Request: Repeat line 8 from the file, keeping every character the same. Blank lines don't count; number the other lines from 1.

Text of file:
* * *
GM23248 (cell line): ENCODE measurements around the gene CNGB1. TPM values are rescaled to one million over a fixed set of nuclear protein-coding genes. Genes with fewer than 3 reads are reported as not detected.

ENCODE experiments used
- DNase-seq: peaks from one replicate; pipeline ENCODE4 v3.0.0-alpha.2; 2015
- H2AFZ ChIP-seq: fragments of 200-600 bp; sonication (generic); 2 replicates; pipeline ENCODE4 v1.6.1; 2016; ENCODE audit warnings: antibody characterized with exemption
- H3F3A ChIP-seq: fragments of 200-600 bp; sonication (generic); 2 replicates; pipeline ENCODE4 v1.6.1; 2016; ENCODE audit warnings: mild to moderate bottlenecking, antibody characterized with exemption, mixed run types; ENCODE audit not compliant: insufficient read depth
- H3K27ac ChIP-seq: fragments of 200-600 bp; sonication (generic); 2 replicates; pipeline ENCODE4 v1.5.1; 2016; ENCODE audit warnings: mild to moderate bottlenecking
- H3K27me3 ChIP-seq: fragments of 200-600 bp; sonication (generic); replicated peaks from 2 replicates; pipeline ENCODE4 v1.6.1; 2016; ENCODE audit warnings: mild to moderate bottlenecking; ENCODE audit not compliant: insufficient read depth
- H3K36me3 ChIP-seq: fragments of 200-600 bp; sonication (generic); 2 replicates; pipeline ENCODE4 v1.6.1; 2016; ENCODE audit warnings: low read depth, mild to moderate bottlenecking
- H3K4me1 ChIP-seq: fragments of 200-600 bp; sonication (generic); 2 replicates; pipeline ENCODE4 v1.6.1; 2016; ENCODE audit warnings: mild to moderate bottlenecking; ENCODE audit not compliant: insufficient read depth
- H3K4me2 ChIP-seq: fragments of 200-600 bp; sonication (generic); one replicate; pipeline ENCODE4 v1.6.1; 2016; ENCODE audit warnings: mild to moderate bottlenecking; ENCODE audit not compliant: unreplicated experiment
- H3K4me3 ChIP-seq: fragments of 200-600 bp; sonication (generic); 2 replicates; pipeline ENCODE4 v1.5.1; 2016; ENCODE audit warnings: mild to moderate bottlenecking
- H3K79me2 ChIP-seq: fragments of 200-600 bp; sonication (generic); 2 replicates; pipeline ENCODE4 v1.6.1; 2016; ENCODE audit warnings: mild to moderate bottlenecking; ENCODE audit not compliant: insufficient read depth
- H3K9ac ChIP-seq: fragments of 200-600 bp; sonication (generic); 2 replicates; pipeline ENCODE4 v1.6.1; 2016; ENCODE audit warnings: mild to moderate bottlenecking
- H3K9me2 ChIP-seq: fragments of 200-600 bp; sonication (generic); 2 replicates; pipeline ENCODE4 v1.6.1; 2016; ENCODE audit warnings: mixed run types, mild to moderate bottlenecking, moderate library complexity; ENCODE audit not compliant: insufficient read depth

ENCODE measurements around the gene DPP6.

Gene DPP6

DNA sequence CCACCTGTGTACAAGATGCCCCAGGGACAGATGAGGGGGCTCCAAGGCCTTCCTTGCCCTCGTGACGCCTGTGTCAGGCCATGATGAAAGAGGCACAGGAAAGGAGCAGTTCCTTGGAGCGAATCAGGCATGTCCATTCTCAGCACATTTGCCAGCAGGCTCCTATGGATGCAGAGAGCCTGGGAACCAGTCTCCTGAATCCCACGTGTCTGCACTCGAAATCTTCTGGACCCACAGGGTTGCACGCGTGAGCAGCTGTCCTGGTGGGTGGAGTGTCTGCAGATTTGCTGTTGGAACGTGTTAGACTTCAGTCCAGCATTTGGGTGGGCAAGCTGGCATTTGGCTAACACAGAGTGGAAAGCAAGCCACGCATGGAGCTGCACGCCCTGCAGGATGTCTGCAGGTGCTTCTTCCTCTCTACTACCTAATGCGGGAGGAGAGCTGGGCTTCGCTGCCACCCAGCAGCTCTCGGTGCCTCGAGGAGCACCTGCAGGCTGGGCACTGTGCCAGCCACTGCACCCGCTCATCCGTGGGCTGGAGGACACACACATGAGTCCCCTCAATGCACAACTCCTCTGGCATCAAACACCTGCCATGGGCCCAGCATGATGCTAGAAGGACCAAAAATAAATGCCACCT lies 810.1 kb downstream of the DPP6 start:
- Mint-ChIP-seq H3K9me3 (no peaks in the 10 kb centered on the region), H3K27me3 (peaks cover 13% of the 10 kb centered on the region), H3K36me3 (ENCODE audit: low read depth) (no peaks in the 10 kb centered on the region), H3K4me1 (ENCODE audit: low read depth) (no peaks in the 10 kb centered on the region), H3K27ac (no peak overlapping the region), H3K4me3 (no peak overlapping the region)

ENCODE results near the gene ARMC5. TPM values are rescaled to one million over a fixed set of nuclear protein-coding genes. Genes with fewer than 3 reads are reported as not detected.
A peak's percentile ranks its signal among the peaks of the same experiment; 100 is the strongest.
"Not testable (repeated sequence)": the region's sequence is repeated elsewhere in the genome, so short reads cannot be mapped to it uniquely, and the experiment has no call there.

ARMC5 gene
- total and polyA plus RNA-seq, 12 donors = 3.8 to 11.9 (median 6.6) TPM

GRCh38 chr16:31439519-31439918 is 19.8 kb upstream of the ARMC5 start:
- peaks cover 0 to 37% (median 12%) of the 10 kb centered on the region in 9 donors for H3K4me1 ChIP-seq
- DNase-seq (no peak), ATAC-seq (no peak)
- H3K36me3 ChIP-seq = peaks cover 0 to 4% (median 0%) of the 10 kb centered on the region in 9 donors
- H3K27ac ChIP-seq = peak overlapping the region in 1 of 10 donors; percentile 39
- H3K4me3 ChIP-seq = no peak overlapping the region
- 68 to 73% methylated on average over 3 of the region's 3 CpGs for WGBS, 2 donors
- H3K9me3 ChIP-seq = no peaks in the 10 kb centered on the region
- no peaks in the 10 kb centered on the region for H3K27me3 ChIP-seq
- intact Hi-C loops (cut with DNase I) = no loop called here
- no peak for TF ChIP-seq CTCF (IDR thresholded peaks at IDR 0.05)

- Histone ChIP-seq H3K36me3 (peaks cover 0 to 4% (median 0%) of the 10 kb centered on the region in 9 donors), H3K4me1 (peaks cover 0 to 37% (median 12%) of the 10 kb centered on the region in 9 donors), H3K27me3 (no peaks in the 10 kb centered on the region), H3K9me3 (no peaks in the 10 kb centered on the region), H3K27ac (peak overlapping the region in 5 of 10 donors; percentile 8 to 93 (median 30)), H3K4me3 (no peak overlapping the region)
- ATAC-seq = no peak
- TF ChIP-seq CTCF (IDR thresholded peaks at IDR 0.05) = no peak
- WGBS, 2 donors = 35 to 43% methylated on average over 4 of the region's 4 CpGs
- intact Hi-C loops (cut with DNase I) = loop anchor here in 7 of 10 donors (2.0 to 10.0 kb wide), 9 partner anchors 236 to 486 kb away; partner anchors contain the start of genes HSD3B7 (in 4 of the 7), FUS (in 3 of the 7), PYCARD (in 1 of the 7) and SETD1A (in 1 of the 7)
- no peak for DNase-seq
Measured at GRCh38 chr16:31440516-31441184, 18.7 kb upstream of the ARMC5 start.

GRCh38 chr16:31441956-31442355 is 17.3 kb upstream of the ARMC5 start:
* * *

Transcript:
- H3K36me3 ChIP-seq: fragments of 200-600 bp; sonication (generic); 2 replicates; pipeline ENCODE4 v1.6.1; 2016; ENCODE audit warnings: low read depth, mild to moderate bottlenecking